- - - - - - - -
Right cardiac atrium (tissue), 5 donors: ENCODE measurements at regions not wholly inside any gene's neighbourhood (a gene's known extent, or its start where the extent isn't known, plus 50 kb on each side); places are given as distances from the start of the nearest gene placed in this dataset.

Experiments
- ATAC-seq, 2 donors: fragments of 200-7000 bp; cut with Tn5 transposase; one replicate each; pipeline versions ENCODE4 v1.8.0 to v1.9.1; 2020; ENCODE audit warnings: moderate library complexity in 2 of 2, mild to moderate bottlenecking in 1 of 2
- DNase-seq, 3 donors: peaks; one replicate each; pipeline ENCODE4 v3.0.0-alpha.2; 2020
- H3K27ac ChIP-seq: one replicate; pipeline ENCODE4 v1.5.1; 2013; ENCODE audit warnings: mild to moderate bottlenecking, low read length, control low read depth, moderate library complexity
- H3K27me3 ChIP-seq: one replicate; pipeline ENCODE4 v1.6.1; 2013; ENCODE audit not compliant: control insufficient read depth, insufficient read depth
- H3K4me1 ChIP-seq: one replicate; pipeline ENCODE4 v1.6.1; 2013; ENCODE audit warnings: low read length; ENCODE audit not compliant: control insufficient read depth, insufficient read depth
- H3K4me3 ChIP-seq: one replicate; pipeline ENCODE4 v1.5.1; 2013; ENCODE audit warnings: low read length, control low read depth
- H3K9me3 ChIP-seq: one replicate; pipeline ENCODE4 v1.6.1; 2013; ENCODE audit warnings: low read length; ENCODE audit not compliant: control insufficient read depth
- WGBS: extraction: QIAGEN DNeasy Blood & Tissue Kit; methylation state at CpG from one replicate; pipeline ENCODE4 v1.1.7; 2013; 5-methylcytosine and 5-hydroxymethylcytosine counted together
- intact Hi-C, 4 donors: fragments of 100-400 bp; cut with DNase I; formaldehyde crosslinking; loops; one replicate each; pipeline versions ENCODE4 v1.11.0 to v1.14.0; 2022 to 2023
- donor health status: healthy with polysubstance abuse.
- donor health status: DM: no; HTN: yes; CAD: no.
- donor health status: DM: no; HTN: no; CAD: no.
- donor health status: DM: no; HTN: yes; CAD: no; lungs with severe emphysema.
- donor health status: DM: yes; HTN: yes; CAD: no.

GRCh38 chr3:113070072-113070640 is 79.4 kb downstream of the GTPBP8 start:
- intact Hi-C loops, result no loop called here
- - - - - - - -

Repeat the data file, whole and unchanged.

Right cardiac atrium (tissue), 5 donors: ENCODE measurements at regions not wholly inside any gene's neighbourhood (a gene's known extent, or its start where the extent isn't known, plus 50 kb on each side); places are given as distances from the start of the nearest gene placed in this dataset.

Experiments
- ATAC-seq, 2 donors: fragments of 200-7000 bp; cut with Tn5 transposase; one replicate each; pipeline versions ENCODE4 v1.8.0 to v1.9.1; 2020; ENCODE audit warnings: moderate library complexity in 2 of 2, mild to moderate bottlenecking in 1 of 2
- DNase-seq, 3 donors: peaks; one replicate each; pipeline ENCODE4 v3.0.0-alpha.2; 2020
- H3K27ac ChIP-seq: one replicate; pipeline ENCODE4 v1.5.1; 2013; ENCODE audit warnings: mild to moderate bottlenecking, low read length, control low read depth, moderate library complexity
- H3K27me3 ChIP-seq: one replicate; pipeline ENCODE4 v1.6.1; 2013; ENCODE audit not compliant: control insufficient read depth, insufficient read depth
- H3K4me1 ChIP-seq: one replicate; pipeline ENCODE4 v1.6.1; 2013; ENCODE audit warnings: low read length; ENCODE audit not compliant: control insufficient read depth, insufficient read depth
- H3K4me3 ChIP-seq: one replicate; pipeline ENCODE4 v1.5.1; 2013; ENCODE audit warnings: low read length, control low read depth
- H3K9me3 ChIP-seq: one replicate; pipeline ENCODE4 v1.6.1; 2013; ENCODE audit warnings: low read length; ENCODE audit not compliant: control insufficient read depth
- WGBS: extraction: QIAGEN DNeasy Blood & Tissue Kit; methylation state at CpG from one replicate; pipeline ENCODE4 v1.1.7; 2013; 5-methylcytosine and 5-hydroxymethylcytosine counted together
- intact Hi-C, 4 donors: fragments of 100-400 bp; cut with DNase I; formaldehyde crosslinking; loops; one replicate each; pipeline versions ENCODE4 v1.11.0 to v1.14.0; 2022 to 2023
- donor health status: healthy with polysubstance abuse.
- donor health status: DM: no; HTN: yes; CAD: no.
- donor health status: DM: no; HTN: no; CAD: no.
- donor health status: DM: no; HTN: yes; CAD: no; lungs with severe emphysema.
- donor health status: DM: yes; HTN: yes; CAD: no.

GRCh38 chr3:113070072-113070640 is 79.4 kb downstream of the GTPBP8 start:
- intact Hi-C loops, result no loop called here